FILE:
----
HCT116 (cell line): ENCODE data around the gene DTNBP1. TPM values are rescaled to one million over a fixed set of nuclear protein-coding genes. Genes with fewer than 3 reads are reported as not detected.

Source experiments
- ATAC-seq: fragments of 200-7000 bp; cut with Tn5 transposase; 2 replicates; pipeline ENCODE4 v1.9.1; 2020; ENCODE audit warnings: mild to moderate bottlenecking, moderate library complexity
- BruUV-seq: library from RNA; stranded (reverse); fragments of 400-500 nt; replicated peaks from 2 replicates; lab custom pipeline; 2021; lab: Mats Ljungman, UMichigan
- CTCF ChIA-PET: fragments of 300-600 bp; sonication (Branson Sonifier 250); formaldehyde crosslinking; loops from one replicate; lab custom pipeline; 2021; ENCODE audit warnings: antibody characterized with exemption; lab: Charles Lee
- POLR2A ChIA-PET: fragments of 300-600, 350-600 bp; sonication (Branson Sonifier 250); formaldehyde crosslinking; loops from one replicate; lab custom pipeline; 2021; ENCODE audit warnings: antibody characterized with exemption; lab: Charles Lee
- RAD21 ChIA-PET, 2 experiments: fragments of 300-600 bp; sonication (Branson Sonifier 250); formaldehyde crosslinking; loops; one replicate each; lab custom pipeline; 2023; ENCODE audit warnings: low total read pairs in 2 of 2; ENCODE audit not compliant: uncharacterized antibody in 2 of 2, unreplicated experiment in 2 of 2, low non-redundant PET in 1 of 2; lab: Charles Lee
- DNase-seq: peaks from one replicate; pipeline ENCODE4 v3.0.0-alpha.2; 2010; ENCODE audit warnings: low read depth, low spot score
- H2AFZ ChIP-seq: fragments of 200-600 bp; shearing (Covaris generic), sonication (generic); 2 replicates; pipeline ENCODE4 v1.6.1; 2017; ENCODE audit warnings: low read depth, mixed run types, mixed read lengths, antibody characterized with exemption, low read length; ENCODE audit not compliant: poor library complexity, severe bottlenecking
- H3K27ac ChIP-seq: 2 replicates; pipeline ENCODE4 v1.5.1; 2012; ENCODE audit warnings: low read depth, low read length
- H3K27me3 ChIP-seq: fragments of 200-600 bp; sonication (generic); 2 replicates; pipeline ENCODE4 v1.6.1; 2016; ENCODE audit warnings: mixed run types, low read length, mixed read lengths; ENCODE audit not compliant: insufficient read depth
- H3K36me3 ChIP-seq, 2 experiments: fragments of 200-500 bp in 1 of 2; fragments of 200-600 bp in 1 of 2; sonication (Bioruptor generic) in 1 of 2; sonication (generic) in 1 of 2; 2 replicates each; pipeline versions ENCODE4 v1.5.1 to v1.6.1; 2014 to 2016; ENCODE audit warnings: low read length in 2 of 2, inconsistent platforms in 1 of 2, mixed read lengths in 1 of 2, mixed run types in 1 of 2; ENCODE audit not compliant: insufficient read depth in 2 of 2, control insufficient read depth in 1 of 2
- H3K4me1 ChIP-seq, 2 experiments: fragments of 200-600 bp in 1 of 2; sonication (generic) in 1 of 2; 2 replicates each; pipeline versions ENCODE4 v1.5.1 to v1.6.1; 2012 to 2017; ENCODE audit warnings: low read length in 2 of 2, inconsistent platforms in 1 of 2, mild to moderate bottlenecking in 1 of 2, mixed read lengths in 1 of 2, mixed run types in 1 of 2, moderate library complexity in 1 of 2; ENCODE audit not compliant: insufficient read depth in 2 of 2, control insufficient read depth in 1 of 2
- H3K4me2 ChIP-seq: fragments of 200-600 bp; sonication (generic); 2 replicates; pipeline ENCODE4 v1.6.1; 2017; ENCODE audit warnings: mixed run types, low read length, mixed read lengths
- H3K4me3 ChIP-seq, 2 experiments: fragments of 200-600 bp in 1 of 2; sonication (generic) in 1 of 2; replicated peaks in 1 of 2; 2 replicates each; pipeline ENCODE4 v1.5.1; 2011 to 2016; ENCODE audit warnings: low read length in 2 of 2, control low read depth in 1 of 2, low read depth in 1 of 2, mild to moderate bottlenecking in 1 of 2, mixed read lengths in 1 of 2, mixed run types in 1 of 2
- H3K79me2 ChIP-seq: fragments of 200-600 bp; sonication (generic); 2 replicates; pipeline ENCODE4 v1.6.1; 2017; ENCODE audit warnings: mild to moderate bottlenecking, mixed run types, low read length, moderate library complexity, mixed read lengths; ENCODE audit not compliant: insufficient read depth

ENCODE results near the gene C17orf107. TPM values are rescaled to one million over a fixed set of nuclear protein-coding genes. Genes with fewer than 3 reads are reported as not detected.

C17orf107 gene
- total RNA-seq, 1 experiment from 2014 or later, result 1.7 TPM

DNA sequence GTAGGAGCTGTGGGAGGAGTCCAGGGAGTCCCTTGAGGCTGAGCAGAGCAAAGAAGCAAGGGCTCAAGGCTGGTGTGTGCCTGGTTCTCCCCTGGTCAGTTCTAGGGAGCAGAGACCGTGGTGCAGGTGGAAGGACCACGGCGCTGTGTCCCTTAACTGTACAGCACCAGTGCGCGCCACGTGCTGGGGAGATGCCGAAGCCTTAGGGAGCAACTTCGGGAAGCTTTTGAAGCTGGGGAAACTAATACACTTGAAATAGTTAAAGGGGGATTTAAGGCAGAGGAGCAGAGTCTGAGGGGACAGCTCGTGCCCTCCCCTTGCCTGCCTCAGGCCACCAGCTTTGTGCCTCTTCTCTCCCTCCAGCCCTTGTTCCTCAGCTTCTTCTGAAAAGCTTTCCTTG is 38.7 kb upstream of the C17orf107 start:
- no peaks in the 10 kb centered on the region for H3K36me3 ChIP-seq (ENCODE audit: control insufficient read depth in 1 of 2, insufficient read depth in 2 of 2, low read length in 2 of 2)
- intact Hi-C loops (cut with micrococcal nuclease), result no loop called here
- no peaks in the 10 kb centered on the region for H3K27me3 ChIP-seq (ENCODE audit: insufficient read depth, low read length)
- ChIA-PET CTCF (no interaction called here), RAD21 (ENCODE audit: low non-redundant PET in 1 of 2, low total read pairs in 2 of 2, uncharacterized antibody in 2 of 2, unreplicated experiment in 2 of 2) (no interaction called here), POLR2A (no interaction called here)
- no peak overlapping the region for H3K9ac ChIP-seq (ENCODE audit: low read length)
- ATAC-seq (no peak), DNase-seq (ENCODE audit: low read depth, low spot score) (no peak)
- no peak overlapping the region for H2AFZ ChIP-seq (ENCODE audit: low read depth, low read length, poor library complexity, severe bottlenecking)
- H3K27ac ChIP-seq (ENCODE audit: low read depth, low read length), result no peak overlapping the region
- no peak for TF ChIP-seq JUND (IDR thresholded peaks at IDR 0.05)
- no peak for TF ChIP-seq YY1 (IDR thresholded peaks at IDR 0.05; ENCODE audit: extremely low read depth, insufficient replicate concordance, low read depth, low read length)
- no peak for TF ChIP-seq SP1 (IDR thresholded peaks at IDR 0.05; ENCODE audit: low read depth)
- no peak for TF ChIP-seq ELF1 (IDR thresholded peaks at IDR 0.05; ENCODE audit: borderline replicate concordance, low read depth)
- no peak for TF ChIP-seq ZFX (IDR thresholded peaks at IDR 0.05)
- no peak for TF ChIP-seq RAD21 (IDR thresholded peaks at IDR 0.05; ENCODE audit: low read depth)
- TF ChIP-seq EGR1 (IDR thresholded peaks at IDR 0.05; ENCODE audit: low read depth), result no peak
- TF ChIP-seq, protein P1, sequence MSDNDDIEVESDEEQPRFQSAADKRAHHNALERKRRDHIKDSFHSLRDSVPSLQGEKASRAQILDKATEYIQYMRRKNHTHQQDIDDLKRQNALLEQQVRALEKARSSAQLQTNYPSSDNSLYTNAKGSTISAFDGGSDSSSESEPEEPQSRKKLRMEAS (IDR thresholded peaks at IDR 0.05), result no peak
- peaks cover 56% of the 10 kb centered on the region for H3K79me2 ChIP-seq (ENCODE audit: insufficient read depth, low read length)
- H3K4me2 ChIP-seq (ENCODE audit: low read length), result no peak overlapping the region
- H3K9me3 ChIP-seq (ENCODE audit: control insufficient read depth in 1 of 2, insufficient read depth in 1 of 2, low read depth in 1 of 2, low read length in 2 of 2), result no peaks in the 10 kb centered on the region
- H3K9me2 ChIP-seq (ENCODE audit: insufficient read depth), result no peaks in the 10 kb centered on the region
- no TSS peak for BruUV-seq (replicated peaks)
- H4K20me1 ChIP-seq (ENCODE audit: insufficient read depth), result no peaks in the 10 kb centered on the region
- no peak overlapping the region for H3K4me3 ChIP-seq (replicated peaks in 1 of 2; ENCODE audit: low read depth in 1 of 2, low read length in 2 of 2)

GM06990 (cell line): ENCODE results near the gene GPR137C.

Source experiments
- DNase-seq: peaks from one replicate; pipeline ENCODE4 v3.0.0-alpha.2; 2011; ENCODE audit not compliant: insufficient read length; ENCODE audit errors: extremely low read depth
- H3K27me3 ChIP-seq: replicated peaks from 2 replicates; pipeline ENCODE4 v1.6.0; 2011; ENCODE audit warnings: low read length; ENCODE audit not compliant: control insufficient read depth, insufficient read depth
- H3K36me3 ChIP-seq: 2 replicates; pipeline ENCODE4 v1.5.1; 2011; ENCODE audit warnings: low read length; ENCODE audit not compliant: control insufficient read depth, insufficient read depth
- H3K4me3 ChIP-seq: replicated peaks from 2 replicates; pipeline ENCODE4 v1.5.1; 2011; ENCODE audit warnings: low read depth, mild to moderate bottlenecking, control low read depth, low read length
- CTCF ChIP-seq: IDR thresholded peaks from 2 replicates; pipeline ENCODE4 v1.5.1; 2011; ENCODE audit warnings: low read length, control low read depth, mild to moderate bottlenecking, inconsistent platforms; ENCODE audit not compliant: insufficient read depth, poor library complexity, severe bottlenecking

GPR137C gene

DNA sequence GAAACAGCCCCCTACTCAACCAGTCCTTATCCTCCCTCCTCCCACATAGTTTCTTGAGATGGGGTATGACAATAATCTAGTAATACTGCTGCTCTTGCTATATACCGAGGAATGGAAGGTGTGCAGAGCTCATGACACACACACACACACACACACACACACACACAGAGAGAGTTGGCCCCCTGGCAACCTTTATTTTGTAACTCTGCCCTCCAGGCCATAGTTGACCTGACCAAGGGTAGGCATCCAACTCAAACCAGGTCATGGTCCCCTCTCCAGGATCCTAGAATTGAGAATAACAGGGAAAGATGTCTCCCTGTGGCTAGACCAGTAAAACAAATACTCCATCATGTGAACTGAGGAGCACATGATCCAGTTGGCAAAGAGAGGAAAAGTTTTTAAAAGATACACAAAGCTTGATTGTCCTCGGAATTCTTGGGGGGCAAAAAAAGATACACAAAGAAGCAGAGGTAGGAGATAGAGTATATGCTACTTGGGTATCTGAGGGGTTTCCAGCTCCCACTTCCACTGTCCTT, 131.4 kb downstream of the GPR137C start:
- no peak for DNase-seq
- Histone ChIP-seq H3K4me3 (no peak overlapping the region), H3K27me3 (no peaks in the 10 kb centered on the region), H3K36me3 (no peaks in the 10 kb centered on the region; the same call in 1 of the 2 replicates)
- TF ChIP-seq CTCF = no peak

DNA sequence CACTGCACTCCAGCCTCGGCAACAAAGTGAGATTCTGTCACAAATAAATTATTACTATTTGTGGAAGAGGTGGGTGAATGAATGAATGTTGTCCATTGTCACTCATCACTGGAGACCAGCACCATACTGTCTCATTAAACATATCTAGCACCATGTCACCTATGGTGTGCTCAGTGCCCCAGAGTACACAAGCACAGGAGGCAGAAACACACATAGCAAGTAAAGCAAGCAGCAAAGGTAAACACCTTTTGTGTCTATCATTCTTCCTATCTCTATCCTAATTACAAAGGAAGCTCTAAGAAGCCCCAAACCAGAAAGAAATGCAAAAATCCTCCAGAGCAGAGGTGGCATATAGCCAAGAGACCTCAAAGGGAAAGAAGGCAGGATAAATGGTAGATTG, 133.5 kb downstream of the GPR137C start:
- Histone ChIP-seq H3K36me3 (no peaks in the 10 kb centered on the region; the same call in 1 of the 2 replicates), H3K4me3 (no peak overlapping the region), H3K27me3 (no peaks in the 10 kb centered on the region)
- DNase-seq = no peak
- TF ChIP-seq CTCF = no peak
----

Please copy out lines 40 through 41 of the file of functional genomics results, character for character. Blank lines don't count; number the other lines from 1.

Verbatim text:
- H3K9me2 ChIP-seq (ENCODE audit: insufficient read depth), result no peaks in the 10 kb centered on the region
- no TSS peak for BruUV-seq (replicated peaks)